In 1826, Baron d’Unienville, the Chief Archivist of Mauritius, reported on some of the bountiful conditions which were found throughout the Chagos when he observed: "L’île produit beaucoup de cocos, elle ne manque pas non plus de bois, tels que [t]atamaka, bois blanc bon pour pirogues, bois à brûler; elle abonde en poisons, tortues, oiseaux de mer, poules sauvages."  Between the late 1780s and 1828, conditions in Diego Garcia were so bountiful that the island temporarily became a destination for dozens of lepers who were sent by force from Mauritius by the French and then the British authorities to feast on abundant tortoise meat which was thought to be a cure for leprosy!  


                                     


The Chagos under British Rule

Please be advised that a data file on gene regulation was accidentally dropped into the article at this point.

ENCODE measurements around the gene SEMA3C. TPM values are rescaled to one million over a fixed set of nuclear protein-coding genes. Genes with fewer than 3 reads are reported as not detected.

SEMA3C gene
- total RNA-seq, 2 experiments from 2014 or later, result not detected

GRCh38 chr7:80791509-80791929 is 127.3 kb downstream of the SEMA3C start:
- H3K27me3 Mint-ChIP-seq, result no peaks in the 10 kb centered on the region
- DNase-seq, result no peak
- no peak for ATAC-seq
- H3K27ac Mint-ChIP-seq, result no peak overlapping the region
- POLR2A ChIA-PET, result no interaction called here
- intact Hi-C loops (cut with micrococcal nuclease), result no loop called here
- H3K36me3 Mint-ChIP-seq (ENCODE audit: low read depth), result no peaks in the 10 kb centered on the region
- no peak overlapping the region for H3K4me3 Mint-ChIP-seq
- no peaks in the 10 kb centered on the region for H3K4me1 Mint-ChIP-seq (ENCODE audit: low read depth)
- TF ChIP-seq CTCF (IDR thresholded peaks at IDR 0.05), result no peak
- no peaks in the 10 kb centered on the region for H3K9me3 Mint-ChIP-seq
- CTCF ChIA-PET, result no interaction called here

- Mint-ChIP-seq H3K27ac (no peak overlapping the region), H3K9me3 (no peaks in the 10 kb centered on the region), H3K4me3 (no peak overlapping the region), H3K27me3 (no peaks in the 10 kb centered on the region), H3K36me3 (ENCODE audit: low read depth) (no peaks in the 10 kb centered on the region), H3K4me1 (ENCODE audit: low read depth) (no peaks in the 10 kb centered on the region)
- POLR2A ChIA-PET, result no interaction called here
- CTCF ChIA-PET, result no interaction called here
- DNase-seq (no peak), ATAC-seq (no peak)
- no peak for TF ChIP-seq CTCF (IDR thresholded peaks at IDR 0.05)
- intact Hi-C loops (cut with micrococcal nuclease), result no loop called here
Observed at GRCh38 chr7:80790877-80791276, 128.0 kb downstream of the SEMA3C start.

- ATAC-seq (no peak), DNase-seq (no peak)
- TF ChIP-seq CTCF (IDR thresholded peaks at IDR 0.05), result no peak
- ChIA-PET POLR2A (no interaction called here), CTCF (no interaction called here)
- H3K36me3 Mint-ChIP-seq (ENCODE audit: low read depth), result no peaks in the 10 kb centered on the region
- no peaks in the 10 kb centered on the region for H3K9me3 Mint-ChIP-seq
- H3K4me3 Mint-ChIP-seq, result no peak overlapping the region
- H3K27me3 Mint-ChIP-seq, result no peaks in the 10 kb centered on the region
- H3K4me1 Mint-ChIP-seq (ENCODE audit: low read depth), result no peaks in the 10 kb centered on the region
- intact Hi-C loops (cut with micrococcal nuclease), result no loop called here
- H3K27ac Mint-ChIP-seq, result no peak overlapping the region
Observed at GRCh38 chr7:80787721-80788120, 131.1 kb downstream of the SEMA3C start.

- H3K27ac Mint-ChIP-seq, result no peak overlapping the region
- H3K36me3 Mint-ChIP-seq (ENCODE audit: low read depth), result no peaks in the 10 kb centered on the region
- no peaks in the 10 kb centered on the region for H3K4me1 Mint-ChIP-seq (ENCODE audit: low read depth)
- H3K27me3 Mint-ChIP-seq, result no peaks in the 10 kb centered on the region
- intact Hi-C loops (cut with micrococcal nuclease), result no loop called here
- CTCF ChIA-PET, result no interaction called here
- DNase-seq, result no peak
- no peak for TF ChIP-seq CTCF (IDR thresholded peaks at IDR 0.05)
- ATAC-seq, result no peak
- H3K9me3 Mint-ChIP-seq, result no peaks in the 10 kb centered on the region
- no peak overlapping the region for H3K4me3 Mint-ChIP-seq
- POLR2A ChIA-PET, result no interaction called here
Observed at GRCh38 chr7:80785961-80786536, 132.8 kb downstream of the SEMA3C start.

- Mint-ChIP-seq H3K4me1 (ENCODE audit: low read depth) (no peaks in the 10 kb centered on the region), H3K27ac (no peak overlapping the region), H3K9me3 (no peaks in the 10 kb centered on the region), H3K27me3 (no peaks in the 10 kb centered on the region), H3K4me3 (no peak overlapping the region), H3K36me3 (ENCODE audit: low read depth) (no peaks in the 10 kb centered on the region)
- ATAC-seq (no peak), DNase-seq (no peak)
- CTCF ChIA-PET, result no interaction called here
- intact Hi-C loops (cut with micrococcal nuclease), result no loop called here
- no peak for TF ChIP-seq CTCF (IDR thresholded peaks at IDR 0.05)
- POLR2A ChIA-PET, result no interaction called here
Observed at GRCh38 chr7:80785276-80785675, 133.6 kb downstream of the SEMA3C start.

By the first decade of the nineteenth century, French colonial power in the Indian Ocean crumbled with the capture of Mauritius and some of the other islands in the south west Indian Ocean.  The Chagos, like the Seychelles at this point, was considered to be one of the dependencies of Mauritius and was formally ceded to Great Britain through the Treaty of Paris in 1814.  In general, life in the Chagos Archipelago changed very little under British rule and slavery remained the defining feature of the coconut plantations and settlements, as it would until the abolition of slavery in Mauritius and its dependencies in 1835.  A letter from 1828 from the Mauritius Archives mentions the names and origins of some of the slaves of the Chagos, who eventually became its permanent residents, such as Pierre Louis (Creole of Mauritius), Prosper Jean (Malagasy), Marie Jeannie (Mozambican), Michel Levillain (Mozambican) and his wife, Prudence Levillain (Malagasy), and Theophile Le Léger (Creole of Mauritius).  These names, while they were common in the Chagos Archipelago during the 1820s and 1830s, to a certain extent resemble some of the names of today’s Chagossians who reside in Mauritius and the Seychelles.  The following information provides a breakdown of the white, free coloured, slave and leper population in the Chagos in 1826.  Thus, in 1826, barely a decade before the abolition of slavery in Mauritius and its dependencies, there were 375 slaves, 9 whites, 22 free coloureds, and 42 lepers.  In all, there were 448 inhabitants in the Chagos Archipelago with Diego Garcia containing more than half of the residents. For the Chagossian slaves, life was dominated by the daily orders of the administrateurs which was enforced by their commandeurs.  The work of the slaves was long and hard, as the owners reported, "from sunrise to sunset for six days a week."  Outside their work days and working hours, some of the Chagossian slaves were able to save some money and have a "petite plantation," which allowed them to raise animals and cultivate produce.  They seem also to have exercised some control over their own social relations through the guidance of older men and women as well as an informal council of elders, a system that may have had its roots in East Africa and Madagascar.  After emancipation in February 1835, the general nature of labour relations changed little, even if the quantity and demands of work lessened over time in favor of the labourers during the late 1830s and 1840s.  In fact, in 1949, a visiting representative of the Mauritian Labour Office commented that generally the "patriarchal" labour relations between the managers and labourers in the Chagos as "dating back to what I imagine would be the slave days, by this I do not imply any oppression but rather a system of benevolent rule with privileges and no rights".  The biggest change with the end of slavery came when plantation owners during the 1840s and 1850s began importing indentured labourers from India to work.  These new workers gradually integrated themselves into Chagossian society and many among these newly arrived labourers as well as the ilois converted to Catholicism.  Many of the Indian labourers intermarried with the inhabitants thus, becoming the ancestors to some of today’s Chagossians.